He added that energy — particularly in the Eastern Mediterranean — should not be a cause for conflict but a tool for cooperation, stability, security, and prosperity. "This agreement takes us one step closer to realising a vision for the Middle East that is more secure, integrated, and prosperous, delivering benefits for all the people of the region."
After the Abraham Accords, it appeared to be a significant achievement for US diplomacy, even if expedited by the weaponisation of energy by Russia and disquiet among the Europeans.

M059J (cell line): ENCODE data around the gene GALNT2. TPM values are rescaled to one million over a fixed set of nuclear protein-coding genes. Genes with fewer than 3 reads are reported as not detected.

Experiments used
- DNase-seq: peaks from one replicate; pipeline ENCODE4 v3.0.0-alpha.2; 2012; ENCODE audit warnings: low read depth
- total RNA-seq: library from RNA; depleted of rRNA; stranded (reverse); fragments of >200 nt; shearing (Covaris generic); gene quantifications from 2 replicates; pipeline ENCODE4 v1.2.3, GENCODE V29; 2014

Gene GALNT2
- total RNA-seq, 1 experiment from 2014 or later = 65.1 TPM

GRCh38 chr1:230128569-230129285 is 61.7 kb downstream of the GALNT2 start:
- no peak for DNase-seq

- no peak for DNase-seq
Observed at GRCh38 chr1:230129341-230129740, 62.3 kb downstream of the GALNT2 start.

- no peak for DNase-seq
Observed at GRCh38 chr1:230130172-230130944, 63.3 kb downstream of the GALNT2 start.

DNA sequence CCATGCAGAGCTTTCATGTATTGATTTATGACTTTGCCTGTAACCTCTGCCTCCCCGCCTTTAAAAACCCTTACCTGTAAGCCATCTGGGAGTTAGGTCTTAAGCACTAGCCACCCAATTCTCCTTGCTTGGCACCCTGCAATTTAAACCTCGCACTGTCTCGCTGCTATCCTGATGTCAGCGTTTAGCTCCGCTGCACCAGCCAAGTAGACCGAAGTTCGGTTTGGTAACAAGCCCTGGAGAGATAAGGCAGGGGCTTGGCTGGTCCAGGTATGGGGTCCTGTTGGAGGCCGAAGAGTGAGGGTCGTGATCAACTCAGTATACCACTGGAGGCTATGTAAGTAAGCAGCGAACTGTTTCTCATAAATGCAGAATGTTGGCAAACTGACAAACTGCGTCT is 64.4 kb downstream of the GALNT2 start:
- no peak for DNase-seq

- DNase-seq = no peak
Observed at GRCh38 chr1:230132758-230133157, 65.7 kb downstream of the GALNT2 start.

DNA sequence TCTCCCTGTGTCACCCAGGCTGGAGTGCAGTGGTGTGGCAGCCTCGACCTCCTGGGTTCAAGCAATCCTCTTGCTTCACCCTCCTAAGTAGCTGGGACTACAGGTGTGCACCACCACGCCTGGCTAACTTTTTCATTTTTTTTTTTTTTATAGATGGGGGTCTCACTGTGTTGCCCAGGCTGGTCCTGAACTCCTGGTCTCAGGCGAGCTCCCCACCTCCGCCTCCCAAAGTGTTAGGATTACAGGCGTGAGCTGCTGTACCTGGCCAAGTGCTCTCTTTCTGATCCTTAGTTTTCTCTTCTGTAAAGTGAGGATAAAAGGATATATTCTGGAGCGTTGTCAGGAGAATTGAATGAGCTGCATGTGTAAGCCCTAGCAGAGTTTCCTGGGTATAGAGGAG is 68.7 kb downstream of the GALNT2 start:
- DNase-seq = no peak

Meanwhile, another deal has been signed, to the dismay of Americans and Europeans. It was the Mediterranean Maritime Agreement, including the delimitation of the Exclusive Economic Zone (EEZ) between Turkey and Libya. It was heavily criticised by Cyprus, Greece US, France and other European powers as violative of international law. The UNCLOS had also termed it a void, but the UN eventually registered it under Article 102 of the UN Charter.
Turkey claimed that it was protecting its sovereign rights by enforcing the Blue Economy doctrine in disputed areas. Countering that, Egypt and Greece signed a maritime deal (2020), delimiting the rights for oil and gas in the Mediterranean.
Geo-economic contestation remains a major issue even though Turkey has started rapprochement with Saudi Arabia, Egypt, UAE and Israel, pursuant to a policy shift due to economic compulsions.